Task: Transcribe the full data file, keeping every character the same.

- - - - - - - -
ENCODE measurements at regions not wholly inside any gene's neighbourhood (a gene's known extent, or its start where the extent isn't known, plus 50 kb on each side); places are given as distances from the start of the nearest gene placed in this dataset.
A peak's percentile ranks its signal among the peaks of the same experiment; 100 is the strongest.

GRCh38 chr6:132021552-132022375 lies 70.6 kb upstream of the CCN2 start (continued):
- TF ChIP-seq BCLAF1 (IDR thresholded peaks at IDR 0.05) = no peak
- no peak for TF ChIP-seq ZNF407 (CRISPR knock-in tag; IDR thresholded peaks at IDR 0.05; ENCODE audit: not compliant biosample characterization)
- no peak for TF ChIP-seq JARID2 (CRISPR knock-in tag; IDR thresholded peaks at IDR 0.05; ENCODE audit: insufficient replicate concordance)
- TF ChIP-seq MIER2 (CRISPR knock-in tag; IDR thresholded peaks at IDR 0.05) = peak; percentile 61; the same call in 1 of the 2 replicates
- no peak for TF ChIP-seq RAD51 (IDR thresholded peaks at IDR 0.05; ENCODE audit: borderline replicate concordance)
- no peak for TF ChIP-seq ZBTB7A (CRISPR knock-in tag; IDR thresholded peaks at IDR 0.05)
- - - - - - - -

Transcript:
ENCODE measurements at regions not wholly inside any gene's neighbourhood (a gene's known extent, or its start where the extent isn't known, plus 50 kb on each side); places are given as distances from the start of the nearest gene placed in this dataset.
A peak's percentile ranks its signal among the peaks of the same experiment; 100 is the strongest.

GRCh38 chr6:132021552-132022375 lies 70.6 kb upstream of the CCN2 start (continued):
- TF ChIP-seq BCLAF1 (IDR thresholded peaks at IDR 0.05) = no peak
- no peak for TF ChIP-seq ZNF407 (CRISPR knock-in tag; IDR thresholded peaks at IDR 0.05; ENCODE audit: not compliant biosample characterization)
- no peak for TF ChIP-seq JARID2 (CRISPR knock-in tag; IDR thresholded peaks at IDR 0.05; ENCODE audit: insufficient replicate concordance)
- TF ChIP-seq MIER2 (CRISPR knock-in tag; IDR thresholded peaks at IDR 0.05) = peak; percentile 61; the same call in 1 of the 2 replicates
- no peak for TF ChIP-seq RAD51 (IDR thresholded peaks at IDR 0.05; ENCODE audit: borderline replicate concordance)
- no peak for TF ChIP-seq ZBTB7A (CRISPR knock-in tag; IDR thresholded peaks at IDR 0.05)